FHA loans benefit those who would like to purchase a home but haven't been able to put money away for the purchase, like recent college graduates, newlyweds, or people who are still trying to complete their education. It also allows individuals to qualify for a FHA loan whose credit has been marred by bankruptcy or foreclosure.

This fixed-rate loan often works well for first time home buyers because it allows individuals to finance up to 96.5 percent of their home loan which helps to keep down payments and closing costs at a minimum. The 203(b) home loan is also the only loan in which 100 percent of the closing costs can be a gift from a relative, non-profit, or government agency.


Learn About FHA Closing Costs

Remember to compare prices for closing costs like homeowners insurance, home inspections and title searches.

Many first-time homebuyers are surprised that the down payment isn’t the only thing they’re saving up for. There are some upfront costs required to close your mortgage, which can be significant, usually running between 2 and 5 percent of the total loan amount.

When shopping for a home loan, remember to compare prices for certain closing expenses, such as homeowners insurance, home inspections and title searches. In some cases, you may even be able to cut down on closing costs by asking the seller to pay for a portion of them (known as seller concessions) or negotiating your real estate agent's commission. Some of the common closing costs that go into an FHA mortgage include:

  • Lender's origination fee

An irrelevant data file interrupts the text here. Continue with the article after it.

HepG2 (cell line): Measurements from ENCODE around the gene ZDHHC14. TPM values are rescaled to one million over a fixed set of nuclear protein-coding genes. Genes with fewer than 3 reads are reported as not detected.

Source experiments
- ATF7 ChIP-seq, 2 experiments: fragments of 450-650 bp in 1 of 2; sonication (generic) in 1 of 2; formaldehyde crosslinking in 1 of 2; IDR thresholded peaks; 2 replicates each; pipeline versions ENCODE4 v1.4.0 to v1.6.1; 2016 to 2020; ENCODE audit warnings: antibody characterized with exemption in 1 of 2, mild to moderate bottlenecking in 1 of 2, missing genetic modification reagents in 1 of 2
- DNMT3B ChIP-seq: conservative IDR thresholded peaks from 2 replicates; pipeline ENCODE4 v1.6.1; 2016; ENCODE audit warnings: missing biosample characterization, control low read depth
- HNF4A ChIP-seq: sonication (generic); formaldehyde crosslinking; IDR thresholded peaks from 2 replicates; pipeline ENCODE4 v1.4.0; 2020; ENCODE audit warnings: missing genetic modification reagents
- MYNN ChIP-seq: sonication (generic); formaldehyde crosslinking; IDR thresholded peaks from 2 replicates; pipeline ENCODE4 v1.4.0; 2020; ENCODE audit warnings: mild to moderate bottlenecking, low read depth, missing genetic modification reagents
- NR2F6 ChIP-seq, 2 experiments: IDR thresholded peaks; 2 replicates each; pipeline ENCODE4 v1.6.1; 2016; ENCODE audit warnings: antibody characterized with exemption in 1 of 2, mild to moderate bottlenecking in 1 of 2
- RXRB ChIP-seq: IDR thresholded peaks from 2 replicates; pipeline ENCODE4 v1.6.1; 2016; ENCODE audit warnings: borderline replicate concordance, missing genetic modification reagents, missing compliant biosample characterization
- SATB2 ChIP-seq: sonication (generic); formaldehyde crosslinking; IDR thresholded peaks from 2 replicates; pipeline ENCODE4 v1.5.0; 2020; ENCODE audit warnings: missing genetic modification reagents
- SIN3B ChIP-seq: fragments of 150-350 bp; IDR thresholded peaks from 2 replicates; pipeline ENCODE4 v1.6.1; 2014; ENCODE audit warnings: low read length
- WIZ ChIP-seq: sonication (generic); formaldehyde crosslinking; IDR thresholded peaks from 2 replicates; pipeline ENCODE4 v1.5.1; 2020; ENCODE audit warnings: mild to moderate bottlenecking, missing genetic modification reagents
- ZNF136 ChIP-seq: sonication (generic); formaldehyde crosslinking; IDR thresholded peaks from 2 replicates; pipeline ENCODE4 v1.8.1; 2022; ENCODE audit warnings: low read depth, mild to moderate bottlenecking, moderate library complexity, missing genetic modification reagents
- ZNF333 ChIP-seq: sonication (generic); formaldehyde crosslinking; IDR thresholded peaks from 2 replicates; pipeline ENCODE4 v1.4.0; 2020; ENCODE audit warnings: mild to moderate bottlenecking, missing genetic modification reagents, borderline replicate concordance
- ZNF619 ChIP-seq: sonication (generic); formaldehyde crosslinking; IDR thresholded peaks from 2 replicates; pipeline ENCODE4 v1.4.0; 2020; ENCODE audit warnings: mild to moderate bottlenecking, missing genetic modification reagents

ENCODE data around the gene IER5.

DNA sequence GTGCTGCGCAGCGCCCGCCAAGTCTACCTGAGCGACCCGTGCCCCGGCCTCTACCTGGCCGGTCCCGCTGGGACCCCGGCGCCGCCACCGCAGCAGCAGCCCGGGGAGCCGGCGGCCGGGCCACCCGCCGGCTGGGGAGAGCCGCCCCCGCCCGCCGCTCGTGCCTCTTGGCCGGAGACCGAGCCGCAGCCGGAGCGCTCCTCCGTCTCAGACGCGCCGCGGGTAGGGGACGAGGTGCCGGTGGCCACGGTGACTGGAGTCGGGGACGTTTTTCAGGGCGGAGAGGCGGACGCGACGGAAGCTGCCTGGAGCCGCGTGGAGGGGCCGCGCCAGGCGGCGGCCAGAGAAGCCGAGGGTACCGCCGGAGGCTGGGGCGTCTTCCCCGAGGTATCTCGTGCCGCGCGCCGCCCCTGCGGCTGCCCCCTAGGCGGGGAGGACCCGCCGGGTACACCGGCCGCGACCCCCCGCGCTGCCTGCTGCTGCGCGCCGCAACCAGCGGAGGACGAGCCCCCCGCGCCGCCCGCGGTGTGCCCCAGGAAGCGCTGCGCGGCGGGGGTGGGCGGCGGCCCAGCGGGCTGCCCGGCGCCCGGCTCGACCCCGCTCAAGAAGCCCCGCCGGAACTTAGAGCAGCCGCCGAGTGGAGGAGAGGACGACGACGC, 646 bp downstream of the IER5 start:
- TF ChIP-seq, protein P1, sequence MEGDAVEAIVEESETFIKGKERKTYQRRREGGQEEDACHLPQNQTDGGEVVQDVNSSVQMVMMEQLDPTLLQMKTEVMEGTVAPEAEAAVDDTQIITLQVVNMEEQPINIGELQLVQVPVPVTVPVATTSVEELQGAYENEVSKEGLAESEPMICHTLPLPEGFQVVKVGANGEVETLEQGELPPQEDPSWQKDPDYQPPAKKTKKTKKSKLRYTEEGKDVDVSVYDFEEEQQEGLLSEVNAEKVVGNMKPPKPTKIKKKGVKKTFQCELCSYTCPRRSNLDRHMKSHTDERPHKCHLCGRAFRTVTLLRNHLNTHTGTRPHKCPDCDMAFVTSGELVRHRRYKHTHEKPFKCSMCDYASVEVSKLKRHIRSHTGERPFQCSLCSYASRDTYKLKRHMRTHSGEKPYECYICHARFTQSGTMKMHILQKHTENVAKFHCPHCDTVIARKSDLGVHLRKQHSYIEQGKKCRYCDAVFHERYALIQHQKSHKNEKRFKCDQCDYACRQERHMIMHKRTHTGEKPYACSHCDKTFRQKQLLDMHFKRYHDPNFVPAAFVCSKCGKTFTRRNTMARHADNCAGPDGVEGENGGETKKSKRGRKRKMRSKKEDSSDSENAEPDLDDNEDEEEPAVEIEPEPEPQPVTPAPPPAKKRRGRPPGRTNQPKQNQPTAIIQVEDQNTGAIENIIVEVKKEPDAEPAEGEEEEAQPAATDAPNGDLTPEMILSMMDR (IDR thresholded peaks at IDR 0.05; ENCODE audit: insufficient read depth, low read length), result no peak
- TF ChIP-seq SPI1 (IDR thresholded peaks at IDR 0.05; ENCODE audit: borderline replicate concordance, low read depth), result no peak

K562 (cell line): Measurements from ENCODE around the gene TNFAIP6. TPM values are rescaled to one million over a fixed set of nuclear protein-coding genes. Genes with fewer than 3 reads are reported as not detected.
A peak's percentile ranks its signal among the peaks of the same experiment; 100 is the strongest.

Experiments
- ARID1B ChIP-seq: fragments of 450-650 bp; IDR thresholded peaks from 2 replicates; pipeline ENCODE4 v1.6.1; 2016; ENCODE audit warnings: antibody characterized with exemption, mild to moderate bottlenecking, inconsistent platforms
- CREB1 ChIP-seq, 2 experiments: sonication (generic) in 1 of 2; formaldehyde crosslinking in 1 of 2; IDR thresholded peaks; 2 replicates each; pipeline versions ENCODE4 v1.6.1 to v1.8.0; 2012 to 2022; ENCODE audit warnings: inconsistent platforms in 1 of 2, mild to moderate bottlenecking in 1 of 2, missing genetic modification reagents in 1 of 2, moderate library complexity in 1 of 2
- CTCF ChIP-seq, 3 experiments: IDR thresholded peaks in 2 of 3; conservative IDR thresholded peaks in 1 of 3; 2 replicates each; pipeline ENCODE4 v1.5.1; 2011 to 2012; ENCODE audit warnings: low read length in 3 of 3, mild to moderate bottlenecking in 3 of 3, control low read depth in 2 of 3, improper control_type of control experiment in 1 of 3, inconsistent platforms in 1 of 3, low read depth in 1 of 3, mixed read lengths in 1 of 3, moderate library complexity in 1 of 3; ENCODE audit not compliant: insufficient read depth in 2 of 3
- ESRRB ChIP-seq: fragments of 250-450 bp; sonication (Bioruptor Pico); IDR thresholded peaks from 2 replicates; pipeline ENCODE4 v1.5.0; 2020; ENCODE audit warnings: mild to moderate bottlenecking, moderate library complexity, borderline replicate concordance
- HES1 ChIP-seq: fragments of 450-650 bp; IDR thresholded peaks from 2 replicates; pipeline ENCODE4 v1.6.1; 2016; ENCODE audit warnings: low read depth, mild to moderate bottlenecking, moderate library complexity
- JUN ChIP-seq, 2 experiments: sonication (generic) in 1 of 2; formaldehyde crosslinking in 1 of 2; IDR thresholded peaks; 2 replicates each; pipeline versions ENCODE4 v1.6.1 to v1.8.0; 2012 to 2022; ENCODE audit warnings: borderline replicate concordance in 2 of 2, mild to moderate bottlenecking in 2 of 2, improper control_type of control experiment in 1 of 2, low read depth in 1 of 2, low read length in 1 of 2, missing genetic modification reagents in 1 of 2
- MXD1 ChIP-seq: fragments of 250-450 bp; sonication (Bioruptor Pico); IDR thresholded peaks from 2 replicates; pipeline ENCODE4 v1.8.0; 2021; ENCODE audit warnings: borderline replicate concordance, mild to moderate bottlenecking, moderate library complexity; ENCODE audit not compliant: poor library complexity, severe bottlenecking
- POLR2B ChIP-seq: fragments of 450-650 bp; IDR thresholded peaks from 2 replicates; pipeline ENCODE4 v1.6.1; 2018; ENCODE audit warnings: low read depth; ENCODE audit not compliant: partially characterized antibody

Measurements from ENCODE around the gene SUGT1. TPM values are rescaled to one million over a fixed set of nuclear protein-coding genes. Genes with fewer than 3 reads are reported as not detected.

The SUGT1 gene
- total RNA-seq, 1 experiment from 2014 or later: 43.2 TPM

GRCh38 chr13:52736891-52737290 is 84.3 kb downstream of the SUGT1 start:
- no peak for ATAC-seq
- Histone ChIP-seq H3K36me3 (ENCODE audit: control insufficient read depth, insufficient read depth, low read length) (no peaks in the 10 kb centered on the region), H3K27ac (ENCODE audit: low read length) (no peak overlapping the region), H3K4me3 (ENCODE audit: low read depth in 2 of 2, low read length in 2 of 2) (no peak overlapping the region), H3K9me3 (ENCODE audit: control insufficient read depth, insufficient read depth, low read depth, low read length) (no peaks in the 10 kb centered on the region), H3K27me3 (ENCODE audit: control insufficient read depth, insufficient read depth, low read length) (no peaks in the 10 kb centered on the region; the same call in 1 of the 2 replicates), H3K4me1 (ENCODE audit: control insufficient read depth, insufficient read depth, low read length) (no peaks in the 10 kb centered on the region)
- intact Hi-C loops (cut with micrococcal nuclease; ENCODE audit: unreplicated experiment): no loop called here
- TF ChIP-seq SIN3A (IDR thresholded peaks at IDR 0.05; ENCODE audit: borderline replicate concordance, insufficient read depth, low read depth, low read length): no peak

• Deposit verification fees
  • Attorney's fees
  • The appraisal and any inspection fees
  • Cost of title insurance and title examination
  • Document preparation (by a third party)
  • Property survey
  • Credit reports


2019 FHA Loan Limits

FHA Loan Limits

The FHA has calculated the maximum loan amounts that it will insure for different parts of the country. These are collectively known as the FHA lending limits. These loan limits are calculated and updated annually. They're influenced by type of home, such as single-family or duplex, and location. Some homebuyers choose to purchase homes in counties where lending limits are higher, or may look for homes that fit within the limits of the place they want to live.

LOW COST AREA
2019 FHA Limits
Single Duplex Tri-plex Four-plex
$294,515 $377,075 $455,800 $566,425
HIGH COST AREA
2019 FHA Limits
Single Duplex Tri-plex Four-plex
$679,650 $870,225 $1,051,875 $1,307,175

MIP Is Your Mortgage Insurance Premium

FHA Mortgage Insurance Premium

Insurance on FHA mortgages are often rolled into the total monthly payment at 0.55 percent of the total loan amount which is roughly half of the price of mortgage insurance on a conventional loan. FHA will collect the annual MIP, which is the time on which you will pay for FHA Mortgage Insurance Premiums on your FHA loan.

MIP Rates for FHA Loans Over 15 Years

If you take out a typical 30-year mortgage or anything greater than 15 years, your annual mortgage insurance premium will be as follows:

Base Loan Amount LTV Annual MIP
≤ $625,500 ≤ 95% 80 bps (0.80%)
≤ $625,500 > 95% 85 bps (0.85%)
>$625,500 ≤ 95% 100 bps (1.00%)
> $625,500 > 95% 105 bps (1.05%)